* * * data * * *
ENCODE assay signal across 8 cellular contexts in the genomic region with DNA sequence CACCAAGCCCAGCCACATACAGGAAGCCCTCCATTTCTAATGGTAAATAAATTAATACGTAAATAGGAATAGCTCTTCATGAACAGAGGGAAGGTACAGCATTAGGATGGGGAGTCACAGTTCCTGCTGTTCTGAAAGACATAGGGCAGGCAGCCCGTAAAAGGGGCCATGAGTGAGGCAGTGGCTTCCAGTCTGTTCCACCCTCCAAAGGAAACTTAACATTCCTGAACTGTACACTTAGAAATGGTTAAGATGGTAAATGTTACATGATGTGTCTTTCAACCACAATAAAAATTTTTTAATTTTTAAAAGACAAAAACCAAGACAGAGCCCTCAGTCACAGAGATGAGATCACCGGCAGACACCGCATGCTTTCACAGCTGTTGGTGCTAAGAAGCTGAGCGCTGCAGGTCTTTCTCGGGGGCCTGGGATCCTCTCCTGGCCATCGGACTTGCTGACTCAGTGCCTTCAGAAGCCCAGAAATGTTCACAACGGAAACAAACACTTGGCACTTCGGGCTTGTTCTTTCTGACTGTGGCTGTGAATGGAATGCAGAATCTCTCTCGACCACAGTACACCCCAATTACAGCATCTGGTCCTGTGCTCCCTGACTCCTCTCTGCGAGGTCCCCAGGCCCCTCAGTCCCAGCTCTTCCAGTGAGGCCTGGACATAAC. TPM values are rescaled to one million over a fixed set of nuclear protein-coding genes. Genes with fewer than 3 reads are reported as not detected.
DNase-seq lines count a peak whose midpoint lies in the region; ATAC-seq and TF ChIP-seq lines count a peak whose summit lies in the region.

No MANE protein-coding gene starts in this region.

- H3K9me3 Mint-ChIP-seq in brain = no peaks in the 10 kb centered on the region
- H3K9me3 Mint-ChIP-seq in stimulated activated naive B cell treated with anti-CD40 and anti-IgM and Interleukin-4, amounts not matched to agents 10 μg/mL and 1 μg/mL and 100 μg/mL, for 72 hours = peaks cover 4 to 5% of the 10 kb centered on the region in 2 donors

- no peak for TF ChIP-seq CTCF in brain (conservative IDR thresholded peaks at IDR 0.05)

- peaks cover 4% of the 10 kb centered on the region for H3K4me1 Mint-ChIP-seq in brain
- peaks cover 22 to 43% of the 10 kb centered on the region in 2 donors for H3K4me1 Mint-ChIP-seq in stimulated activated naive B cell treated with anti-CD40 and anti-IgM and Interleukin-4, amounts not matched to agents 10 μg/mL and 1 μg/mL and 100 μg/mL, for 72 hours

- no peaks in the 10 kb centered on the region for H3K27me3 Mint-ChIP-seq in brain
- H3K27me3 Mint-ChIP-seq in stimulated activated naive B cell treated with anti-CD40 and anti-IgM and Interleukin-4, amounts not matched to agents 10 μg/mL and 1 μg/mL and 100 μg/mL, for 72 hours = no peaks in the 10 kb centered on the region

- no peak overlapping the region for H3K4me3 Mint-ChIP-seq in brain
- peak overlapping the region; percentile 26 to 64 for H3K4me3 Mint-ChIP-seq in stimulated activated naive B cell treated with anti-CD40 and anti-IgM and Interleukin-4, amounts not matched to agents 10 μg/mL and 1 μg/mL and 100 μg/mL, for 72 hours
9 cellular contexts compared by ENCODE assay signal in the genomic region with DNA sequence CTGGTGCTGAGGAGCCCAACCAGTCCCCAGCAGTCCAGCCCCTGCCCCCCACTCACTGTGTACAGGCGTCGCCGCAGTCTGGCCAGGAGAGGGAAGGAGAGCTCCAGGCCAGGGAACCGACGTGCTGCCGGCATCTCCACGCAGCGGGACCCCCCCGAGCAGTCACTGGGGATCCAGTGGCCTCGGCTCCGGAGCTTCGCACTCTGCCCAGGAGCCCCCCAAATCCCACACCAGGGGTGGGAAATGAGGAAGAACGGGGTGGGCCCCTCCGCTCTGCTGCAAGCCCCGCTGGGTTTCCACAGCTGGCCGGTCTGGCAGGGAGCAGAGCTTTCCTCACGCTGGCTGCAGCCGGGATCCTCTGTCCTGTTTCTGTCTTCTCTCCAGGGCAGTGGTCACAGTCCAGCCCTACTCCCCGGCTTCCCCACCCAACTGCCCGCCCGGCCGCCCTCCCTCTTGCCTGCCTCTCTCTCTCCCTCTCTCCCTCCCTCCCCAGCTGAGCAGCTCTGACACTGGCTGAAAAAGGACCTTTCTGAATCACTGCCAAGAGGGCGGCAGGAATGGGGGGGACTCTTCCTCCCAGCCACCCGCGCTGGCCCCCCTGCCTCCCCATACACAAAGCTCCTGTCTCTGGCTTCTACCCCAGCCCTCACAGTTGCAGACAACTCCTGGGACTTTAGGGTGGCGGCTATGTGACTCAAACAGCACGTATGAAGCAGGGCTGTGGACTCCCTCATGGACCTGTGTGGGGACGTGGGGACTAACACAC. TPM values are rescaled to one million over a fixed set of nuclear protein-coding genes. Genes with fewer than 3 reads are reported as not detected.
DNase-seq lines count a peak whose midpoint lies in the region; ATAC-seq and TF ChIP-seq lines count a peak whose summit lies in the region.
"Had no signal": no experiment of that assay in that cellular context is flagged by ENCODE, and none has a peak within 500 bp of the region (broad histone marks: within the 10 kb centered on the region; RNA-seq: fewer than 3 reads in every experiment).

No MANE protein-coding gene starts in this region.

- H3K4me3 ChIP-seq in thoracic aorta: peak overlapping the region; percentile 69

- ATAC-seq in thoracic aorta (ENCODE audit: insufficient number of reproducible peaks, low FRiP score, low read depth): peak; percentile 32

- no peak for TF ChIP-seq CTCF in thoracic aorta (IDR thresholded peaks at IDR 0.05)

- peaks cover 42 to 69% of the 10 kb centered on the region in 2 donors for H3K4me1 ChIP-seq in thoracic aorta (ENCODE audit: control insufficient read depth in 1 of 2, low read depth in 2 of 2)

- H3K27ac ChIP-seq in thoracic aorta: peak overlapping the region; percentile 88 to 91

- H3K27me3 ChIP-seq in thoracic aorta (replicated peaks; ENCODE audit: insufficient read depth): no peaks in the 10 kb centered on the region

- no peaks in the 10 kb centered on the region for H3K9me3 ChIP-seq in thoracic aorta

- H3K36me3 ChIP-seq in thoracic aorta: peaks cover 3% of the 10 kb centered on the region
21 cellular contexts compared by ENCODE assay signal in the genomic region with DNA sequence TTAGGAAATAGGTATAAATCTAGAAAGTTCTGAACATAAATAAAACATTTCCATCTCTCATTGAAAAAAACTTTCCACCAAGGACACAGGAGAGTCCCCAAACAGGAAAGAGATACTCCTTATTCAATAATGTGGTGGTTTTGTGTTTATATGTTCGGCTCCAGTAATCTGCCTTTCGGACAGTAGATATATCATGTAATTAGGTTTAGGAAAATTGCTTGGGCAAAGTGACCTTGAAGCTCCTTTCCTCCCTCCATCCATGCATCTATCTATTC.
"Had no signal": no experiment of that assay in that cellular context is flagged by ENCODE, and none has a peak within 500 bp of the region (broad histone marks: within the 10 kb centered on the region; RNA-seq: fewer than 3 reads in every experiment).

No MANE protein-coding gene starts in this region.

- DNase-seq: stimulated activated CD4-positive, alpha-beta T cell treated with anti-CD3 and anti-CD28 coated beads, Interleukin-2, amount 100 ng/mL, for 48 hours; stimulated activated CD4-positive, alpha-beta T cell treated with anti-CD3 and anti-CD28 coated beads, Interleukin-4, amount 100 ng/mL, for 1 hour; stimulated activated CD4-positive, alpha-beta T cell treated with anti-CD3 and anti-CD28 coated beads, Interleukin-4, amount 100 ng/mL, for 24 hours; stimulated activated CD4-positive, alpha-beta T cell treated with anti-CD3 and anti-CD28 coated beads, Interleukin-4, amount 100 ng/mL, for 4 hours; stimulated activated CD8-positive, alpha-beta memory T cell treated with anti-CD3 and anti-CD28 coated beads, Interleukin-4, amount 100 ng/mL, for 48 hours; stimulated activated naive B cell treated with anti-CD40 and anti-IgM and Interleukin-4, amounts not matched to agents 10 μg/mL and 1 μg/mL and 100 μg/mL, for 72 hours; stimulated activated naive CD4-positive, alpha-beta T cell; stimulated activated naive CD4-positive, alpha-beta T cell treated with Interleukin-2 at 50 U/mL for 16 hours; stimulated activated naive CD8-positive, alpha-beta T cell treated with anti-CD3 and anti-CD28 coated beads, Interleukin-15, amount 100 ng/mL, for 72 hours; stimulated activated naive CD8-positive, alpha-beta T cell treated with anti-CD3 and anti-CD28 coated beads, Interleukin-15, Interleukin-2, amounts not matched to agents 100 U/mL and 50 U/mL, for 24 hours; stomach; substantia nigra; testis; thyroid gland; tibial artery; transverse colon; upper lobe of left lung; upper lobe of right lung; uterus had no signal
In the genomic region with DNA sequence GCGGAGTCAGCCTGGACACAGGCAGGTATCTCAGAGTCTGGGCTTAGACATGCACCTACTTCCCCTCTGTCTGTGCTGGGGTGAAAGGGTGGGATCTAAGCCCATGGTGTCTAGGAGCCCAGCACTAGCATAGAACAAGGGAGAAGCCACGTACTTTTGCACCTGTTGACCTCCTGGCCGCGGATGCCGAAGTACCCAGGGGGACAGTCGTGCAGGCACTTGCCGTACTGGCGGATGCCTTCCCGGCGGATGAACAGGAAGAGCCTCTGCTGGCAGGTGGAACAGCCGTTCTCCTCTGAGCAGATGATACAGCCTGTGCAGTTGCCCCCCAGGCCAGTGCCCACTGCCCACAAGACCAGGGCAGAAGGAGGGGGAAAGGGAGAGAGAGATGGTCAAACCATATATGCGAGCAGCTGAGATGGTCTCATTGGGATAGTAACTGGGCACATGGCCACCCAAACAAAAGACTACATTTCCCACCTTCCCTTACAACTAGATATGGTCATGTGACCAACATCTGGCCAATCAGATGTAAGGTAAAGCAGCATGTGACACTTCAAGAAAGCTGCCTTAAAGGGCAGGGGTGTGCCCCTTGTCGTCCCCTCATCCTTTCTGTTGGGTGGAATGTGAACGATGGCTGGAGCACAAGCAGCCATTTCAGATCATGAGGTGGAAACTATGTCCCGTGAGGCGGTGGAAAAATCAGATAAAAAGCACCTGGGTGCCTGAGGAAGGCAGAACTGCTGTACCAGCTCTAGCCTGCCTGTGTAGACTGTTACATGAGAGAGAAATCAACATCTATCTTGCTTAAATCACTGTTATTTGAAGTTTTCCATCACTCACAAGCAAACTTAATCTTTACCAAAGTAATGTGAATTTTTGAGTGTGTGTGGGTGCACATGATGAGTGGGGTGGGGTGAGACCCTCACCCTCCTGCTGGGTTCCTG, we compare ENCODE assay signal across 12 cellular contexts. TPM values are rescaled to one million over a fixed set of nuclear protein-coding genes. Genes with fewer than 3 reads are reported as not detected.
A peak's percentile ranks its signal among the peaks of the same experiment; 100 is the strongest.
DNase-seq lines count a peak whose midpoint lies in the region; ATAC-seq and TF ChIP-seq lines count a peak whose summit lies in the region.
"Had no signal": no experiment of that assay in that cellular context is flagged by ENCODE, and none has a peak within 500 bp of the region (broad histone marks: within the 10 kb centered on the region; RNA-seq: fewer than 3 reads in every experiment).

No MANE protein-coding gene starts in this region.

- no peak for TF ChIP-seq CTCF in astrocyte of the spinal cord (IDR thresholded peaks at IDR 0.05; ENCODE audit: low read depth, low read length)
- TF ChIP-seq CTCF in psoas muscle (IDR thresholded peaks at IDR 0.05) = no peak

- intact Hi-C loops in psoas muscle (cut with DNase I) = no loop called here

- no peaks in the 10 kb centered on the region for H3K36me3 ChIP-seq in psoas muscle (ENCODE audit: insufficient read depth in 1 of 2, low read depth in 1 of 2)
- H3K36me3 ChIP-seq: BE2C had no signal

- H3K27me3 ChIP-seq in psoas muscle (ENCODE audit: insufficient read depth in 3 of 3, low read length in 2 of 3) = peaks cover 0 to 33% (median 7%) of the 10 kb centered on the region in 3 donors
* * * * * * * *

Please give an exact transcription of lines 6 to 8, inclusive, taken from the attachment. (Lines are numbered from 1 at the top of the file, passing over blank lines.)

- no peak for TF ChIP-seq CTCF in brain (conservative IDR thresholded peaks at IDR 0.05)

- peaks cover 4% of the 10 kb centered on the region for H3K4me1 Mint-ChIP-seq in brain
- peaks cover 22 to 43% of the 10 kb centered on the region in 2 donors for H3K4me1 Mint-ChIP-seq in stimulated activated naive B cell treated with anti-CD40 and anti-IgM and Interleukin-4, amounts not matched to agents 10 μg/mL and 1 μg/mL and 100 μg/mL, for 72 hours